The module learning objectives:
- Identify the IW threats to DoD's information infrastructure
and, in a broader sense, America's data networks.
- Address some of the sociological implications of an IW attack.
You must consider the various perspectives of IW threats:
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What is DoD's concern?
After all, internal Continental United States (CONUS) policy is
not it's concern...
Or is it?
There is a shared responsibility between managing DoD and
Why is DoD concerned?
DoD uses closed systems, router and firewall protection, and encryption
in order to secure critical networks and message traffic; however,
these secured transmissions ride on the public switched network,
which has been proven to be vulnerable to IW attacks.
The enemy is turf blind. It does not worry about what is DoD or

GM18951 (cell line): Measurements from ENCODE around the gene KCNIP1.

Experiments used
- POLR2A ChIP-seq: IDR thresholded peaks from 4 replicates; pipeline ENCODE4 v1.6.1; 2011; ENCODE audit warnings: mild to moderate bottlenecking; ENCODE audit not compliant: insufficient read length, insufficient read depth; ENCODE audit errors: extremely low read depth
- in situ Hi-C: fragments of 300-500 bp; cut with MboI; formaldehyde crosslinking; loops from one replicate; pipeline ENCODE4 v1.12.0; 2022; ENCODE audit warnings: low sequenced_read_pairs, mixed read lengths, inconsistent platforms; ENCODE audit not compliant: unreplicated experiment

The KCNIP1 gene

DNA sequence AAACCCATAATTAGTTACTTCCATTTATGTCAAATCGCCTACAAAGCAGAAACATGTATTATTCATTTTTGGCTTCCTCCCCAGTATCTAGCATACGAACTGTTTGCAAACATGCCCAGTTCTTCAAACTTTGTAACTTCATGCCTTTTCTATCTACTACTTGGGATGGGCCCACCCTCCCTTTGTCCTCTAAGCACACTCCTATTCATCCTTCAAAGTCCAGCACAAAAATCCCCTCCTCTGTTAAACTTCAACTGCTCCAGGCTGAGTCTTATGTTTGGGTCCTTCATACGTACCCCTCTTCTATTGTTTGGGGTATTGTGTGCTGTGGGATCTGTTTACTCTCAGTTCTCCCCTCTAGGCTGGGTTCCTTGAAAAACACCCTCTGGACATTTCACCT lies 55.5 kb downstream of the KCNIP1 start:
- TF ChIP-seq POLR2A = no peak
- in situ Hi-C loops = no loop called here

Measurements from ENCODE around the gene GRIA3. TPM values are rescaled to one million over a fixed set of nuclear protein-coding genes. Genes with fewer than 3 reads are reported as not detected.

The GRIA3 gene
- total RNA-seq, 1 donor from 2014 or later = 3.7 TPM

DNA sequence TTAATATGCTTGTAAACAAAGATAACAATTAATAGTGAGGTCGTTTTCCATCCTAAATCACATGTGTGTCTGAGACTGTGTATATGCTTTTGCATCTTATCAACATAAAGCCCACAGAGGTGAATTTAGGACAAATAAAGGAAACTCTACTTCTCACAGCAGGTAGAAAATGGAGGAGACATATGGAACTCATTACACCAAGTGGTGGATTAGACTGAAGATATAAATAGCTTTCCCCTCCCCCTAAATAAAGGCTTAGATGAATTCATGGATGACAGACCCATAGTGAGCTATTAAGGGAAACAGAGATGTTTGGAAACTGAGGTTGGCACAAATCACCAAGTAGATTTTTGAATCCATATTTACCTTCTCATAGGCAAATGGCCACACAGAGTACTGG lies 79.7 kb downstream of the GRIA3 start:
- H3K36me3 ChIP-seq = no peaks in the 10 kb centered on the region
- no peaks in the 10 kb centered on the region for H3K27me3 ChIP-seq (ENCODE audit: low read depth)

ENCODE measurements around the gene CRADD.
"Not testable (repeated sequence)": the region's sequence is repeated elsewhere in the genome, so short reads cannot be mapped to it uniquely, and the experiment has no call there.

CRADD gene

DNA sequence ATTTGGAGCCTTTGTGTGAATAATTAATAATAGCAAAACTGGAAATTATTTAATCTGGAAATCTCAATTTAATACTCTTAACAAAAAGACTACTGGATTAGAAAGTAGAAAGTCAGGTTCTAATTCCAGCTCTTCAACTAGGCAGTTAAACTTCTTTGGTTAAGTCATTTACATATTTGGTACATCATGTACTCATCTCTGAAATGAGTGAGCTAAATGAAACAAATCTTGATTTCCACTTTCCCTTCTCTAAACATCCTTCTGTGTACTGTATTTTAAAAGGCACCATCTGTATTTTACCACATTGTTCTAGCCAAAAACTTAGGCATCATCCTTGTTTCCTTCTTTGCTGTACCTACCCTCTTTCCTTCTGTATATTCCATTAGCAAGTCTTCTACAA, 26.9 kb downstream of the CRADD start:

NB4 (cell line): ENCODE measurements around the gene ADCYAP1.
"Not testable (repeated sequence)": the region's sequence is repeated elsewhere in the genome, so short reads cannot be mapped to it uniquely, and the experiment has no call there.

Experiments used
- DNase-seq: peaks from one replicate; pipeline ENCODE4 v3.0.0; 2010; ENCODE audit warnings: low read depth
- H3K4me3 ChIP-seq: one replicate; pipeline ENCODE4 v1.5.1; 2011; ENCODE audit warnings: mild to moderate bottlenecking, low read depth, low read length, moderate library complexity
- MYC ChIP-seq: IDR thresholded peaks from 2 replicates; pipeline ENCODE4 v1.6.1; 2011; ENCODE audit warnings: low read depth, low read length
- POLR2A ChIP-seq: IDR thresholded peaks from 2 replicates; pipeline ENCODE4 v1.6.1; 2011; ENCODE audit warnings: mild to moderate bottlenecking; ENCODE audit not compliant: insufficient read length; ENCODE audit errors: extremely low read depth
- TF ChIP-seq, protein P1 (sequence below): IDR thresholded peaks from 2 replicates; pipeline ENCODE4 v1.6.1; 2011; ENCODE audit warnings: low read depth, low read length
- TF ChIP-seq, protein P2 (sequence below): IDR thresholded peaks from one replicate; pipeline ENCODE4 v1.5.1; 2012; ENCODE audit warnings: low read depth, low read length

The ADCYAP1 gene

Information Warfare does not equal Computer Warfare.
Computer Warfare (CyberWar) is a subset of Information Warfare.
Many aspects of IW can be waged without the use of the computer.
Take, for example, Somalia.
The following is a model that you can trace through for responding
to IW threats.
Hopefully the case studies have illustrated that there are a variety
of IW threats possible.
Here are the important points to this module:
- IW is not restricted to the technical world. Remember Somalia?
- In the past, links were the primary targets to exploit, while
links and nodes were targets for denial and destruction. This
is classic C2W.
- In the this new world, nodes and information are the primary
targets for hackers and foreign intel.
- Now you have two new concerns: radical groups and commercial
off the shelf software (COTS).
Note: You must have Netscape version 2.0 or higher to run the post